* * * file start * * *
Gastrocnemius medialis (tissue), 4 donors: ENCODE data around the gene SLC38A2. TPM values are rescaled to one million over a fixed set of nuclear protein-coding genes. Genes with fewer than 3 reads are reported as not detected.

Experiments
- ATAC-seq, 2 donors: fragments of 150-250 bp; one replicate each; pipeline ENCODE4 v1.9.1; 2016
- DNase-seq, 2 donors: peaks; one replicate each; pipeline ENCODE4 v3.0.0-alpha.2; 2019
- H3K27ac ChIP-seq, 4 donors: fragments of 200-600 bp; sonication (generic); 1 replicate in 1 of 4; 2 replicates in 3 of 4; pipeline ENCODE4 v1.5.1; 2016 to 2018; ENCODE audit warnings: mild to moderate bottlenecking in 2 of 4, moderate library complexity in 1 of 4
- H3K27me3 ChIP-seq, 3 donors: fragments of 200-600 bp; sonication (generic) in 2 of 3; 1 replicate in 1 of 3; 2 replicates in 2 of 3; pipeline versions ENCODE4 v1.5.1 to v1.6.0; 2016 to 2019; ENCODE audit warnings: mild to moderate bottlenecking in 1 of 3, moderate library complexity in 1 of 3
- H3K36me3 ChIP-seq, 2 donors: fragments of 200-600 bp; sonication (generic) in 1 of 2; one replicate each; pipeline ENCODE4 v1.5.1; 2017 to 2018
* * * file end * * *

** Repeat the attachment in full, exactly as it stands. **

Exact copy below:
Gastrocnemius medialis (tissue), 4 donors: ENCODE data around the gene SLC38A2. TPM values are rescaled to one million over a fixed set of nuclear protein-coding genes. Genes with fewer than 3 reads are reported as not detected.

Experiments
- ATAC-seq, 2 donors: fragments of 150-250 bp; one replicate each; pipeline ENCODE4 v1.9.1; 2016
- DNase-seq, 2 donors: peaks; one replicate each; pipeline ENCODE4 v3.0.0-alpha.2; 2019
- H3K27ac ChIP-seq, 4 donors: fragments of 200-600 bp; sonication (generic); 1 replicate in 1 of 4; 2 replicates in 3 of 4; pipeline ENCODE4 v1.5.1; 2016 to 2018; ENCODE audit warnings: mild to moderate bottlenecking in 2 of 4, moderate library complexity in 1 of 4
- H3K27me3 ChIP-seq, 3 donors: fragments of 200-600 bp; sonication (generic) in 2 of 3; 1 replicate in 1 of 3; 2 replicates in 2 of 3; pipeline versions ENCODE4 v1.5.1 to v1.6.0; 2016 to 2019; ENCODE audit warnings: mild to moderate bottlenecking in 1 of 3, moderate library complexity in 1 of 3
- H3K36me3 ChIP-seq, 2 donors: fragments of 200-600 bp; sonication (generic) in 1 of 2; one replicate each; pipeline ENCODE4 v1.5.1; 2017 to 2018